Federal agents tasked with enforcing immigration laws will largely be kept out of New Orleans jail, and the sheriff will no longer fulfill detention requests unless they are for people who have committed serious crimes like murder and armed robbery.
That’s the policy Orleans Parish Sheriff Marlin Gusman has adopted. A federal judge signed the settlement agreement on Friday, making New Orleans the most recent locality to adopt such a policy. Other places in California, Connecticut and Washington, D.C., already have these kinds of measures in place.
Under the agreement, Gusman’s office will also not initiate any investigation into the immigration status of those in its custody. It is also refusing to allow Immigration and Customs Enforcement (ICE) agents to conduct civil immigration status investigations. The sheriff’s office also will not provide information about any inmate’s release date or provide their addresses to federal agents. This is in stark contrast to what others in Georgia and other states have done.
“This settlement agreement is really a huge victory for New Orleans reconstruction workers and immigrant families,” said Jacinta Gonzalez, lead organizer at Congress of Day Laborers, a project of the New Orleans Workers’ Center for Racial Justice. “The implication is for many. For a long time people said that ICE holds were mandatory but in fact they are not. And sheriffs are able to decide whether or not they want to help facilitate racial profiling and constitutional violation or they prefer to stand up on the right side of history and defend immigrant workers.”
The agreement came after several immigrant workers in New Orleans were held for more than the allowed 48 hours, and after a lawsuit against Gusman brought by members of the Congress of Day Laborers about three years ago. Those members were arrested and did time on charges of misdemeanor battery and disturbing the peace, Gonzalez said. However, there was an immigration hold in place that ran into more than three months.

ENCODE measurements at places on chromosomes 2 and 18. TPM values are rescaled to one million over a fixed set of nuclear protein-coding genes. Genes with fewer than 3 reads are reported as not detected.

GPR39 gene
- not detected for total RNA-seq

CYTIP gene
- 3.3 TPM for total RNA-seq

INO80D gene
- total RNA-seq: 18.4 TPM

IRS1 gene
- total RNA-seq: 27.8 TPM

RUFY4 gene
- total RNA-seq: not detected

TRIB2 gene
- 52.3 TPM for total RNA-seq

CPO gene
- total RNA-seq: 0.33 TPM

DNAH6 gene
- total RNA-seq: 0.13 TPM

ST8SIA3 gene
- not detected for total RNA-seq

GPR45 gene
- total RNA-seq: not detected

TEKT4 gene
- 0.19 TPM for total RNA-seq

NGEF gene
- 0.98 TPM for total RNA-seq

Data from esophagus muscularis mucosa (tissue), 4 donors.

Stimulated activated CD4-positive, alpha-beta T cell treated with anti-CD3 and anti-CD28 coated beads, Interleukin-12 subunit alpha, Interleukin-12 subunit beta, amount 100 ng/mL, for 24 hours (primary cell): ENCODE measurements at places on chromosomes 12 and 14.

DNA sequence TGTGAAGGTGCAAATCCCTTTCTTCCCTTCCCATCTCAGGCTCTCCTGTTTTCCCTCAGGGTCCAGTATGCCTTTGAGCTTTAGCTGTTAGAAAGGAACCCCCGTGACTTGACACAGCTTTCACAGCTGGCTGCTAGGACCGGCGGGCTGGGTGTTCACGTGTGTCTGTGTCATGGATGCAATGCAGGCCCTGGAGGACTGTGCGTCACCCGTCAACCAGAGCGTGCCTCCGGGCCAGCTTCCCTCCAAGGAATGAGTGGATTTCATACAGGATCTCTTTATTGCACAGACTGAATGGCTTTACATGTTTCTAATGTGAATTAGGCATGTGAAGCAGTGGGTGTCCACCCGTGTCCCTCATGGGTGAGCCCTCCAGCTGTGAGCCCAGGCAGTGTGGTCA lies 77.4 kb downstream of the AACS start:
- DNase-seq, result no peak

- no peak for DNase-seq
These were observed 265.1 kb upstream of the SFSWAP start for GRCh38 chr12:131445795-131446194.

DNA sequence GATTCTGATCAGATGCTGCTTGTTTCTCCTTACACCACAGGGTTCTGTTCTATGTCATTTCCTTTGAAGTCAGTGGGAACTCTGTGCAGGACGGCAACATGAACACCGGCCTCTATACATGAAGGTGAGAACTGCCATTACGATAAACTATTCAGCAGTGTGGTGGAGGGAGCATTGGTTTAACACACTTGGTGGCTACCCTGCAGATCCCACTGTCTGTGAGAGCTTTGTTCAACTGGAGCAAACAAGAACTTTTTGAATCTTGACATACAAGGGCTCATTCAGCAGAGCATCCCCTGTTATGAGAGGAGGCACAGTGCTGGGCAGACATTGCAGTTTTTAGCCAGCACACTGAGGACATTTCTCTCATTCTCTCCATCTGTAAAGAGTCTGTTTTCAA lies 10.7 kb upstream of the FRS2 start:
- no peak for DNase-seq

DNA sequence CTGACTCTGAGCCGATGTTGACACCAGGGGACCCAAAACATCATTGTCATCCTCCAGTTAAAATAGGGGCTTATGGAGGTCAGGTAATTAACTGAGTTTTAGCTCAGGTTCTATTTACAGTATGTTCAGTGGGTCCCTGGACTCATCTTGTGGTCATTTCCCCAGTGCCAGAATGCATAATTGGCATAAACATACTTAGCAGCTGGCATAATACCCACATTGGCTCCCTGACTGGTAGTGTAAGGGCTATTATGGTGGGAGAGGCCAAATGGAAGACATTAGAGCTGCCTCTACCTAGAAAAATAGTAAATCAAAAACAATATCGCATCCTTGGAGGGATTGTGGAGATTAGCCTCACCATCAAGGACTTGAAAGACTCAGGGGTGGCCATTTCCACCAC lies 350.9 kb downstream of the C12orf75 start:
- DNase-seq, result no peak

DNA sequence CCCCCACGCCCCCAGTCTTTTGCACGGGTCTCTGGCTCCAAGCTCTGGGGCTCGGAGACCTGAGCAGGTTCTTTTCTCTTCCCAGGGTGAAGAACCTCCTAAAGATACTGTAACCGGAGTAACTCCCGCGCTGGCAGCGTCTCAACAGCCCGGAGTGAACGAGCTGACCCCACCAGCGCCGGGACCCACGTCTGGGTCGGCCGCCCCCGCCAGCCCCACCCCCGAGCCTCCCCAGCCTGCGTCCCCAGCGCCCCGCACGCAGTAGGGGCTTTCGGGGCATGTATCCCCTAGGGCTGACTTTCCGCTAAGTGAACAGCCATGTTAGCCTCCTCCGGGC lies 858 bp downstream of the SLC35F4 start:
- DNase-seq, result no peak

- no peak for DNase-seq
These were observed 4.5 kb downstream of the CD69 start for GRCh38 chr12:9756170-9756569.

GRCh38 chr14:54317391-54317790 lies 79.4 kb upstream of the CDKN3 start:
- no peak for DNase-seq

“No one should be torn away from their family and spend more than 90 days in jail without a charge, the way I did,” Antonio Ocampo, a plaintiff in the case, said. “I am proud that because of our fight, no other worker in New Orleans will go through what I did.”
Pablo Alvarado, executive director of the National Day Laborer Organizing Network, said laborers are to be thanked for moving immigration reform forward and for making New Orleans safer and fairer.
“As a result of their work, the criminalization of migrants and the destruction of families are being turned back,” he said. “By breaking ICE's hold on their community, by organizing and defending their rights, they have set a powerful example of the potential to advance immigration reform at the local level.”
The three-year fight to stop these detentions was also aided by the city council, which passed a resolution calling on the sheriff to put an end to those practices. It was one of several major breakthroughs for immigrants and their advocates, as they fought to keep the immigrants who worked to rebuild the city after Hurricane Katrina in 2005. About 100,000 immigrants moved to Louisiana that year to help with rebuilding efforts, according to reports. But it was Gusman’s sitting down with those directly affected by the actions in his prison that brought about the change. The prison didn’t respond to an emailed request for comment, but Gusman is being hailed for his “leadership and bravery.”
Despite the new policy, Bryan Cox, ICE regional spokesman in New Orleans, said identifying and removing criminal offenders remain the agency’s highest priority.
“ICE has implemented clear priorities that focus on convicted criminals and other public safety threats, as well as on those who repeatedly violate our immigration laws,” he said in a statement. “The federal government alone sets these priorities and places detainers on individuals arrested on criminal charges to ensure that dangerous criminal aliens and other priority individuals are not released from prisons and jails into our communities.”
While New Orleans has made progress, immigration reform at the federal level has stalled and there is a SAFE Act bill in the House of Representatives that proposes deputizing sheriffs to act as federal immigration law enforcement agents. The Congress of Day Laborers thinks other jurisdictions will be inspired by Gusman’s move.
“We’re so excited to have a precedent of a sheriff understanding and standing up for what is right and coming to this type of agreement,” Gonzalez said. “We think it opens the door for other sheriffs to be able to have the same leadership and bravery that the sheriff here has had on this.”
Laura is a U.S. politics reporter for the International Business Times. She was always fascinated by the BBC World News each morning on the radio in Jamaica. That, and a love...